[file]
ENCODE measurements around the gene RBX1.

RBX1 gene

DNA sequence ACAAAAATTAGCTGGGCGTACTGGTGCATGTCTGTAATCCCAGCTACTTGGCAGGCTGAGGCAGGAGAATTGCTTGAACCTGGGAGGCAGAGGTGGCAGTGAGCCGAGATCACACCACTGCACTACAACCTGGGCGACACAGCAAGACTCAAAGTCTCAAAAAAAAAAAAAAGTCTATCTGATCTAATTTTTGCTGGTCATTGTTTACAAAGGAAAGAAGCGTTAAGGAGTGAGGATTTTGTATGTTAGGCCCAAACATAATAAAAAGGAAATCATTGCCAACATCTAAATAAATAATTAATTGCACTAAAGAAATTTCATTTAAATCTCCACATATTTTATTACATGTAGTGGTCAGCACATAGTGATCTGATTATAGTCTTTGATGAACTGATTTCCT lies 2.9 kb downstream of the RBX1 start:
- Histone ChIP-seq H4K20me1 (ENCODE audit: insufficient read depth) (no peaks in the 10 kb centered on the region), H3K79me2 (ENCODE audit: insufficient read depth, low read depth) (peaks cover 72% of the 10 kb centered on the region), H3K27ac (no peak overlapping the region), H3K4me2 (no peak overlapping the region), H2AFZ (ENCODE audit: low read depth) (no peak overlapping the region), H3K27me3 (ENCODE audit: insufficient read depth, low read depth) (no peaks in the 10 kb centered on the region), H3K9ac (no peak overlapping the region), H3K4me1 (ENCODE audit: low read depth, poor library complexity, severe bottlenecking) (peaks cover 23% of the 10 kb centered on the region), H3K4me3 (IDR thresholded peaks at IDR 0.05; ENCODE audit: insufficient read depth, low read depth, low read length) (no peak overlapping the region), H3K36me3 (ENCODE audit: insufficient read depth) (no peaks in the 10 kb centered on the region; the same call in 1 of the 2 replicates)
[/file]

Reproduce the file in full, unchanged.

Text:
ENCODE measurements around the gene RBX1.

RBX1 gene

DNA sequence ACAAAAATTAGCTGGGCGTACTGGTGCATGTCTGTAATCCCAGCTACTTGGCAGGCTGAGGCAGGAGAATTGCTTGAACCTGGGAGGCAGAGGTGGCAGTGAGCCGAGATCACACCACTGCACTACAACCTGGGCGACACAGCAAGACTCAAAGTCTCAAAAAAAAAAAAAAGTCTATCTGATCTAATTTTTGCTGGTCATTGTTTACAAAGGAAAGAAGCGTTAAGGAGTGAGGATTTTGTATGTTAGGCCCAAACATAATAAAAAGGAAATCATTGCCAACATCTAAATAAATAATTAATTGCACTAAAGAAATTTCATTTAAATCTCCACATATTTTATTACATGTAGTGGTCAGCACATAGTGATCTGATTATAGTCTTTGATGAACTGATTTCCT lies 2.9 kb downstream of the RBX1 start:
- Histone ChIP-seq H4K20me1 (ENCODE audit: insufficient read depth) (no peaks in the 10 kb centered on the region), H3K79me2 (ENCODE audit: insufficient read depth, low read depth) (peaks cover 72% of the 10 kb centered on the region), H3K27ac (no peak overlapping the region), H3K4me2 (no peak overlapping the region), H2AFZ (ENCODE audit: low read depth) (no peak overlapping the region), H3K27me3 (ENCODE audit: insufficient read depth, low read depth) (no peaks in the 10 kb centered on the region), H3K9ac (no peak overlapping the region), H3K4me1 (ENCODE audit: low read depth, poor library complexity, severe bottlenecking) (peaks cover 23% of the 10 kb centered on the region), H3K4me3 (IDR thresholded peaks at IDR 0.05; ENCODE audit: insufficient read depth, low read depth, low read length) (no peak overlapping the region), H3K36me3 (ENCODE audit: insufficient read depth) (no peaks in the 10 kb centered on the region; the same call in 1 of the 2 replicates)